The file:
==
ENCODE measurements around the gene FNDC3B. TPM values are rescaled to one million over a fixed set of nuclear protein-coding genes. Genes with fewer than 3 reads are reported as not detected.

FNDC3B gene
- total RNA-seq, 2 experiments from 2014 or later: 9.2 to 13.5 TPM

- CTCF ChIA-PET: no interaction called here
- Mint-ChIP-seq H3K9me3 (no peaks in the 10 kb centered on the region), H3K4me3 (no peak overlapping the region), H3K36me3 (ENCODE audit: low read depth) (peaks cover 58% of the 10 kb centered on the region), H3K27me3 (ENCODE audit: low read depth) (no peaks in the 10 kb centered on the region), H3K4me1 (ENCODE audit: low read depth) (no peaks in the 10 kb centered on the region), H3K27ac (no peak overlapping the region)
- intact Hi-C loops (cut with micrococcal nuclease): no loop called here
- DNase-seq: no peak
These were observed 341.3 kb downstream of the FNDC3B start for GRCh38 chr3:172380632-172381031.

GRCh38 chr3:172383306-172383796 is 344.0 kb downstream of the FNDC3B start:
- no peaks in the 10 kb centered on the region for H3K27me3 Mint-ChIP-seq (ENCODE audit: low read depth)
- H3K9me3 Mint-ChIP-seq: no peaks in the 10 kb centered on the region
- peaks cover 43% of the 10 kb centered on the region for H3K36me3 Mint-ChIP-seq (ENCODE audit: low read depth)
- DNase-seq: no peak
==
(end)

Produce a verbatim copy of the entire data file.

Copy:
ENCODE measurements around the gene FNDC3B. TPM values are rescaled to one million over a fixed set of nuclear protein-coding genes. Genes with fewer than 3 reads are reported as not detected.

FNDC3B gene
- total RNA-seq, 2 experiments from 2014 or later: 9.2 to 13.5 TPM

- CTCF ChIA-PET: no interaction called here
- Mint-ChIP-seq H3K9me3 (no peaks in the 10 kb centered on the region), H3K4me3 (no peak overlapping the region), H3K36me3 (ENCODE audit: low read depth) (peaks cover 58% of the 10 kb centered on the region), H3K27me3 (ENCODE audit: low read depth) (no peaks in the 10 kb centered on the region), H3K4me1 (ENCODE audit: low read depth) (no peaks in the 10 kb centered on the region), H3K27ac (no peak overlapping the region)
- intact Hi-C loops (cut with micrococcal nuclease): no loop called here
- DNase-seq: no peak
These were observed 341.3 kb downstream of the FNDC3B start for GRCh38 chr3:172380632-172381031.

GRCh38 chr3:172383306-172383796 is 344.0 kb downstream of the FNDC3B start:
- no peaks in the 10 kb centered on the region for H3K27me3 Mint-ChIP-seq (ENCODE audit: low read depth)
- H3K9me3 Mint-ChIP-seq: no peaks in the 10 kb centered on the region
- peaks cover 43% of the 10 kb centered on the region for H3K36me3 Mint-ChIP-seq (ENCODE audit: low read depth)
- DNase-seq: no peak